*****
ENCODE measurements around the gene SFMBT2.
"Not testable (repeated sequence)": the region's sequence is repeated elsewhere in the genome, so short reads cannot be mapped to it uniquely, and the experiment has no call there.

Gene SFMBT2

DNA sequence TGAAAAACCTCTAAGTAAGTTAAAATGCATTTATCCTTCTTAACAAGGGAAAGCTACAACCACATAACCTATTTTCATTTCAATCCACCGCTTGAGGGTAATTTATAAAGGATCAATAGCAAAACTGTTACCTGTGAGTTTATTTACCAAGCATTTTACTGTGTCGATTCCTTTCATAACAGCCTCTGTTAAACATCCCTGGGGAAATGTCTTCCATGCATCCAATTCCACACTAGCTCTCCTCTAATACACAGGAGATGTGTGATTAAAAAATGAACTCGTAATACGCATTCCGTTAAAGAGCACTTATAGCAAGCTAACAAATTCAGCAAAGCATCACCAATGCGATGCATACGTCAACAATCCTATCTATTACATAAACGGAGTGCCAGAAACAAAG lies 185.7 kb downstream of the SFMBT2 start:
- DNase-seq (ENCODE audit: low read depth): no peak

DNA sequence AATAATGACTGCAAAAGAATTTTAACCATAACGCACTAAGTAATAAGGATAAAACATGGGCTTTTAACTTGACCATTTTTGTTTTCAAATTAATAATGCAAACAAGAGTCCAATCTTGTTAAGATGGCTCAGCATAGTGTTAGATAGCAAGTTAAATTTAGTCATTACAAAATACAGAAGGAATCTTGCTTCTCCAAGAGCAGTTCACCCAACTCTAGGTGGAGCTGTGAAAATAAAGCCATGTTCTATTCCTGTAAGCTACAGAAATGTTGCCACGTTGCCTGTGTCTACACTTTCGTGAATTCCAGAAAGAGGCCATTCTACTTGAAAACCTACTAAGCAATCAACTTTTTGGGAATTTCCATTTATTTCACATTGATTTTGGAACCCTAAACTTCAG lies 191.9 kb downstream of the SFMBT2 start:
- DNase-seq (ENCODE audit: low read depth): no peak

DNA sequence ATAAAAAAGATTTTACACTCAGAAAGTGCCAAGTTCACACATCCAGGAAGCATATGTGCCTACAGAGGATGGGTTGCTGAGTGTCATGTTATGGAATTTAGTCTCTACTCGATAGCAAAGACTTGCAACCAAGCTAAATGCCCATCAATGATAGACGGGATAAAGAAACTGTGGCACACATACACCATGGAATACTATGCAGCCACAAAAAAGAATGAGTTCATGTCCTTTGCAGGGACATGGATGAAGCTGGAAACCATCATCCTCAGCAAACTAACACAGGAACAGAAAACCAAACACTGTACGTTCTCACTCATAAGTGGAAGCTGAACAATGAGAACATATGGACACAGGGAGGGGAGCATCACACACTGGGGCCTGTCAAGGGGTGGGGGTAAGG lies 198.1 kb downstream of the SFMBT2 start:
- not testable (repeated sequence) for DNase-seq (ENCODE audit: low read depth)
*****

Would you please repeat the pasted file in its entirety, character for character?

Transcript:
ENCODE measurements around the gene SFMBT2.
"Not testable (repeated sequence)": the region's sequence is repeated elsewhere in the genome, so short reads cannot be mapped to it uniquely, and the experiment has no call there.

Gene SFMBT2

DNA sequence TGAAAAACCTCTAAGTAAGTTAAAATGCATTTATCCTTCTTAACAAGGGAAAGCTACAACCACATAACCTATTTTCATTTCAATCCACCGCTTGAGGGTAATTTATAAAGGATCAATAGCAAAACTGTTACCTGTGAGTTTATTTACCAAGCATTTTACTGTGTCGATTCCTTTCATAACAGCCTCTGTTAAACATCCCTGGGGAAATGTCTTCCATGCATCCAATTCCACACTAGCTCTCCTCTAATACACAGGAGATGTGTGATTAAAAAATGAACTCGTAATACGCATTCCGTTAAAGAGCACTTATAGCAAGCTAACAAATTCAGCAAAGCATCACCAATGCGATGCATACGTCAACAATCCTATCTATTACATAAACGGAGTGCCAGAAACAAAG lies 185.7 kb downstream of the SFMBT2 start:
- DNase-seq (ENCODE audit: low read depth): no peak

DNA sequence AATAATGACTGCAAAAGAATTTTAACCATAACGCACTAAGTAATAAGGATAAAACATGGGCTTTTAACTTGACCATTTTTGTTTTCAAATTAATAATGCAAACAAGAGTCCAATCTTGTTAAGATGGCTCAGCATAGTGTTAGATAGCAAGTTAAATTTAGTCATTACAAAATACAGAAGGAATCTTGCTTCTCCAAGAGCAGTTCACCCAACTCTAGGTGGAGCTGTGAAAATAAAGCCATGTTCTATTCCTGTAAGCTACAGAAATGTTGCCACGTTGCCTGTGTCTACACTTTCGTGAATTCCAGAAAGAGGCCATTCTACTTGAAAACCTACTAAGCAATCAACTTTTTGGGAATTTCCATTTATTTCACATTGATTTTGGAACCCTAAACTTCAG lies 191.9 kb downstream of the SFMBT2 start:
- DNase-seq (ENCODE audit: low read depth): no peak

DNA sequence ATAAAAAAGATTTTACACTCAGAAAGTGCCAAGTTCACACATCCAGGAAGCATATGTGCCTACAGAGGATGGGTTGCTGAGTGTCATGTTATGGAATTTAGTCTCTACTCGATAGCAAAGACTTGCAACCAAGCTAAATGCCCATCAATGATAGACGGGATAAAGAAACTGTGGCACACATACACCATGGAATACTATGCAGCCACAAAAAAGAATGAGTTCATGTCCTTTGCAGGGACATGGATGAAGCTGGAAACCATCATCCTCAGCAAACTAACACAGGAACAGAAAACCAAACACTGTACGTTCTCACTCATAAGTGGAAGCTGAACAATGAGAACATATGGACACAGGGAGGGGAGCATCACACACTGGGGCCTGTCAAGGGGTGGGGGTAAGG lies 198.1 kb downstream of the SFMBT2 start:
- not testable (repeated sequence) for DNase-seq (ENCODE audit: low read depth)